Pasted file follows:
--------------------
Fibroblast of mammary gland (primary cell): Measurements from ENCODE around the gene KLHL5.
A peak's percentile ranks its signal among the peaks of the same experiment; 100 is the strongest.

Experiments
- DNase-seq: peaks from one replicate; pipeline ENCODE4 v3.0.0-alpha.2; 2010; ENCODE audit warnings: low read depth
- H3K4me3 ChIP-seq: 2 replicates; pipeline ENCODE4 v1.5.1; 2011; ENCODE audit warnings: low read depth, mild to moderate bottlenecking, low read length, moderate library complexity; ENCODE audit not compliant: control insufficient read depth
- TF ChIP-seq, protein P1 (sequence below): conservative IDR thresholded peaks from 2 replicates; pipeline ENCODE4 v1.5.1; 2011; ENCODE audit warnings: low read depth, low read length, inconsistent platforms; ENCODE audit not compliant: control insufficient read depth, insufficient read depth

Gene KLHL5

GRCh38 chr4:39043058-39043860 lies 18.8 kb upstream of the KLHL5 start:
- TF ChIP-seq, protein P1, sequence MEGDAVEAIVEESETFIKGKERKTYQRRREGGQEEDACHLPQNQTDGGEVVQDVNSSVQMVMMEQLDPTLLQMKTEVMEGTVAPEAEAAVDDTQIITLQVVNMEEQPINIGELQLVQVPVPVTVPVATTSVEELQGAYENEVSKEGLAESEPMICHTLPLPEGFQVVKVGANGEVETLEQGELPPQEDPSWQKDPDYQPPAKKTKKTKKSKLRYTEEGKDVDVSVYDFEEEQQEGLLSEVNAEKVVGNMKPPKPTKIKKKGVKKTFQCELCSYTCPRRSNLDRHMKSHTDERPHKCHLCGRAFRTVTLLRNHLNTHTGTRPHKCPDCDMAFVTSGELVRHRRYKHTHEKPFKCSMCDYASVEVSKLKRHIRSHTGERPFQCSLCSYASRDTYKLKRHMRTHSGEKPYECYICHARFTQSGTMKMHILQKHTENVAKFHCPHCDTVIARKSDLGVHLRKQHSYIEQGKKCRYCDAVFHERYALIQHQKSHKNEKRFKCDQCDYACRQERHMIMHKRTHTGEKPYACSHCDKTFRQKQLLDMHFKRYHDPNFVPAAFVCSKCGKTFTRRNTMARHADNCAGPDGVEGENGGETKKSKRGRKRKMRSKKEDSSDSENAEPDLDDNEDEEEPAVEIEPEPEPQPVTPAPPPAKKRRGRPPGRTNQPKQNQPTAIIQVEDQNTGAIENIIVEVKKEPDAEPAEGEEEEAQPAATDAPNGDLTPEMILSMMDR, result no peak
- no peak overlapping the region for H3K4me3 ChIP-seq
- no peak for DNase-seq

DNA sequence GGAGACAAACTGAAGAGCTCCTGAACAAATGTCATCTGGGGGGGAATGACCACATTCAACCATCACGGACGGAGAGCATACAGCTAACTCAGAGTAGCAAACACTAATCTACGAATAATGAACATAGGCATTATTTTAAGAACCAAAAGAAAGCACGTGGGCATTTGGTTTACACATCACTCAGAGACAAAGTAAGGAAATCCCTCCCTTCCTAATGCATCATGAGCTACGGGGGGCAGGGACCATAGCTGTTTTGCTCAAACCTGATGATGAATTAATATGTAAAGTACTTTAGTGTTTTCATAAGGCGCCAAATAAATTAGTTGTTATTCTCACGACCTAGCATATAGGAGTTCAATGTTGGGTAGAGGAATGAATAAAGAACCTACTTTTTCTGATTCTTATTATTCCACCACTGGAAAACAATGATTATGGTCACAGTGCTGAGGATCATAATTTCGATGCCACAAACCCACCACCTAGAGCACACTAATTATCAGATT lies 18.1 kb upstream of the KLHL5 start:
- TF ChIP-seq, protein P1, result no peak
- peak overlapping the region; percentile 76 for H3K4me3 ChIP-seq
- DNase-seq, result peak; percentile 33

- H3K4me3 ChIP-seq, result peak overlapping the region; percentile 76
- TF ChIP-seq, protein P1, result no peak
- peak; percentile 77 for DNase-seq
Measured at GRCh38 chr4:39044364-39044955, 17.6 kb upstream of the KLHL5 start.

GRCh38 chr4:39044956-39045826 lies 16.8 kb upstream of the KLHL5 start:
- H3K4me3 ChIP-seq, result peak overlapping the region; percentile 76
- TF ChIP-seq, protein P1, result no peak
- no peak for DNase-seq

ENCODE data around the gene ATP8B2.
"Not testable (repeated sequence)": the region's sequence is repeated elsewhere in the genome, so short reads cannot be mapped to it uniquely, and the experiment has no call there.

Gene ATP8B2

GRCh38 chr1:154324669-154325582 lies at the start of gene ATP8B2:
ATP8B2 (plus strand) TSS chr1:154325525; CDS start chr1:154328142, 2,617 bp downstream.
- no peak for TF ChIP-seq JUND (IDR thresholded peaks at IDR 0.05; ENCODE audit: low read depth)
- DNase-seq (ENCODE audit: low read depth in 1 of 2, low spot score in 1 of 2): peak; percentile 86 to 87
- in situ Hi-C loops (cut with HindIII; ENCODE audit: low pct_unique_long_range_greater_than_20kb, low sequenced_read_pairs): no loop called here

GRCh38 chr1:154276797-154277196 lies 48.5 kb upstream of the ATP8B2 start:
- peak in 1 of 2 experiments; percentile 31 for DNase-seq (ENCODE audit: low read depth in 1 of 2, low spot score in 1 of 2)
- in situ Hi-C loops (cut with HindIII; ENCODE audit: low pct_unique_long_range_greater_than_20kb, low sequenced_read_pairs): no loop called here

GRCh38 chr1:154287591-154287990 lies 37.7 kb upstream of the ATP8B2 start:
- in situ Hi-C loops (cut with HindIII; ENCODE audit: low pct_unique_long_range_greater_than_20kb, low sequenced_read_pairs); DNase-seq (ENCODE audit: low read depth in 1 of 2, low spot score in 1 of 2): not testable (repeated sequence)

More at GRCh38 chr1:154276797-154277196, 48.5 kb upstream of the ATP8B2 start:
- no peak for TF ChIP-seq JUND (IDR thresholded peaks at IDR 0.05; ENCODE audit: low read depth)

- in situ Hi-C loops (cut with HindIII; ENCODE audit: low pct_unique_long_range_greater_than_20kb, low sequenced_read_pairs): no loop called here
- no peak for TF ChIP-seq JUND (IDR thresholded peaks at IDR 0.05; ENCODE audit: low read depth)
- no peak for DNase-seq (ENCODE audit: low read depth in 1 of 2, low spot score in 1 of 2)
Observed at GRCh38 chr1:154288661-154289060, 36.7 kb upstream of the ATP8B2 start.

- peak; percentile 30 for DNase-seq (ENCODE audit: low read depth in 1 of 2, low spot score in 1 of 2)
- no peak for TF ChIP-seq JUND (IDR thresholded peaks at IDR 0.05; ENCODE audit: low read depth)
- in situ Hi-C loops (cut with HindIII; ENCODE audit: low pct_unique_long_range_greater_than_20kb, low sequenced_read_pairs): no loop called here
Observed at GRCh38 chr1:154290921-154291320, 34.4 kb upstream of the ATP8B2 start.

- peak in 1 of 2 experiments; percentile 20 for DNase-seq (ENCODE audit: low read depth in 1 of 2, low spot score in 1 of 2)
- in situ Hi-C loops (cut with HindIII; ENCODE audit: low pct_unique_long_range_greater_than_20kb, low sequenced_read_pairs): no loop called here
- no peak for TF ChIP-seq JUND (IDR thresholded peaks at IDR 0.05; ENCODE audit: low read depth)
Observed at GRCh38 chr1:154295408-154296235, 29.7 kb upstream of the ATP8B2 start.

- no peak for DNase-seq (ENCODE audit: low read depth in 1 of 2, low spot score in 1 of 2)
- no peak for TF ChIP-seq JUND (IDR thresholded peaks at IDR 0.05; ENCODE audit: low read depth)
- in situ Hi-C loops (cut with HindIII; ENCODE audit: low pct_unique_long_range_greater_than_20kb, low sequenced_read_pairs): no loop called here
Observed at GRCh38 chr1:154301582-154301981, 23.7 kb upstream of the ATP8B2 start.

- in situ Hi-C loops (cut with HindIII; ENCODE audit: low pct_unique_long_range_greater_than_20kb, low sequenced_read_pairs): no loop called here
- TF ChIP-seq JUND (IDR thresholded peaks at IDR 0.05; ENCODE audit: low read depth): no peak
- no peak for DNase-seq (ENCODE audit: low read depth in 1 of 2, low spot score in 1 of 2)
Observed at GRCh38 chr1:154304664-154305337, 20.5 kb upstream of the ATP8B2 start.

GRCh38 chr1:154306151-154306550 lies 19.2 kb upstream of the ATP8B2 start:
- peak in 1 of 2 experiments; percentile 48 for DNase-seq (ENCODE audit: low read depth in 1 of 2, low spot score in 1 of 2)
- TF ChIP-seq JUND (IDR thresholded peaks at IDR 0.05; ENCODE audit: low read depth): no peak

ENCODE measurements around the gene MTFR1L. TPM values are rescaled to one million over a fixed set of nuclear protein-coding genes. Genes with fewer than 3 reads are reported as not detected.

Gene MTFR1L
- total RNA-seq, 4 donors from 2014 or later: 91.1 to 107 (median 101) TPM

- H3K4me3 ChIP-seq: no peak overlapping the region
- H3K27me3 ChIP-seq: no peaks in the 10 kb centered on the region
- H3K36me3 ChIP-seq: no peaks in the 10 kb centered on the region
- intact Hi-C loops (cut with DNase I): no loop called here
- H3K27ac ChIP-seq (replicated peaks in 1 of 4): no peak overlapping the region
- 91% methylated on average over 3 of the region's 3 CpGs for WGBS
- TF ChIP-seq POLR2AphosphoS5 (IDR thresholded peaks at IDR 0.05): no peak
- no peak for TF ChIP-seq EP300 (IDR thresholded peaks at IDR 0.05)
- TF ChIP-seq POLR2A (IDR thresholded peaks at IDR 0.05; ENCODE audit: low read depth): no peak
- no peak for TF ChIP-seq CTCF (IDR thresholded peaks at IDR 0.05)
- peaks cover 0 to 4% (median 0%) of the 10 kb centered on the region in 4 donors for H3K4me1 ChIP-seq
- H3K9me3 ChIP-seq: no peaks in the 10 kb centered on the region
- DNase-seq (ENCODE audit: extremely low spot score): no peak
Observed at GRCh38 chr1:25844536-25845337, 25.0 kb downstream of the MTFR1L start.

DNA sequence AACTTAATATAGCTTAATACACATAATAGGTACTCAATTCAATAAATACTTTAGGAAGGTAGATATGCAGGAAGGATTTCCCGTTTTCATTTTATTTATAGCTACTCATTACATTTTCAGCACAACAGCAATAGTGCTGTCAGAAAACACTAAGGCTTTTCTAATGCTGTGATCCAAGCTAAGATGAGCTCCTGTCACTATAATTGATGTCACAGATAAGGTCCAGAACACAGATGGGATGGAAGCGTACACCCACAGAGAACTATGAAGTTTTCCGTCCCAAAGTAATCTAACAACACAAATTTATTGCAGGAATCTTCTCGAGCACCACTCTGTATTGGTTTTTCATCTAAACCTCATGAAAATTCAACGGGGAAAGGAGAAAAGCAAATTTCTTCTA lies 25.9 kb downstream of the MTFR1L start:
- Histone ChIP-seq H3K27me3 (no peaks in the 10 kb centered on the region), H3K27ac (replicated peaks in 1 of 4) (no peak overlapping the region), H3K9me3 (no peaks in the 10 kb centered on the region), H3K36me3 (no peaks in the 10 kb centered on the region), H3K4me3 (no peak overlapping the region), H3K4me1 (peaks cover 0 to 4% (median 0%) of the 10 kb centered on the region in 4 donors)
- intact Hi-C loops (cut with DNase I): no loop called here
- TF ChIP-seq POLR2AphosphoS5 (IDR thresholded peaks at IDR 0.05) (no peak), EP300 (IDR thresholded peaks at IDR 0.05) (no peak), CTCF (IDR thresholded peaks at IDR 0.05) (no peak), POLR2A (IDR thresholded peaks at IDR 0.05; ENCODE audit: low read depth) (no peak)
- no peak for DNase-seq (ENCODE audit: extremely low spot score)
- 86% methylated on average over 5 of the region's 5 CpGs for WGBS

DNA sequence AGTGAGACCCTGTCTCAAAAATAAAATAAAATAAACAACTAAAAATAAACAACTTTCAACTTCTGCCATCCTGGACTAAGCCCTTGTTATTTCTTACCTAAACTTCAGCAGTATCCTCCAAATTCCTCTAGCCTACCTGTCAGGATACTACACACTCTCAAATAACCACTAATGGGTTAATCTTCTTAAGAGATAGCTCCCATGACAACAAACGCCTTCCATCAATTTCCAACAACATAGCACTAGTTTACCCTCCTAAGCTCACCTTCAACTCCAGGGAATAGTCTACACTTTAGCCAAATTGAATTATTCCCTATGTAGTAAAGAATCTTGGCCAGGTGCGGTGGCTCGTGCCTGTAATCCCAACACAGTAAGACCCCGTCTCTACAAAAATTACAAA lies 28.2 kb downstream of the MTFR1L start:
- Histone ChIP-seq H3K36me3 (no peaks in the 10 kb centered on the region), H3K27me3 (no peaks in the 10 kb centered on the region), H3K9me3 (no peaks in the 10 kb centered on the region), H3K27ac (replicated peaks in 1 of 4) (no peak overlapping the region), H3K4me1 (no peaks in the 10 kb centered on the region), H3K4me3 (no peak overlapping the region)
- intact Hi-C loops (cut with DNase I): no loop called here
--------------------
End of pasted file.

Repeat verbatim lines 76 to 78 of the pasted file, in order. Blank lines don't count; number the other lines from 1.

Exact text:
- H3K9me3 ChIP-seq: no peaks in the 10 kb centered on the region
- DNase-seq (ENCODE audit: extremely low spot score): no peak
Observed at GRCh38 chr1:25844536-25845337, 25.0 kb downstream of the MTFR1L start.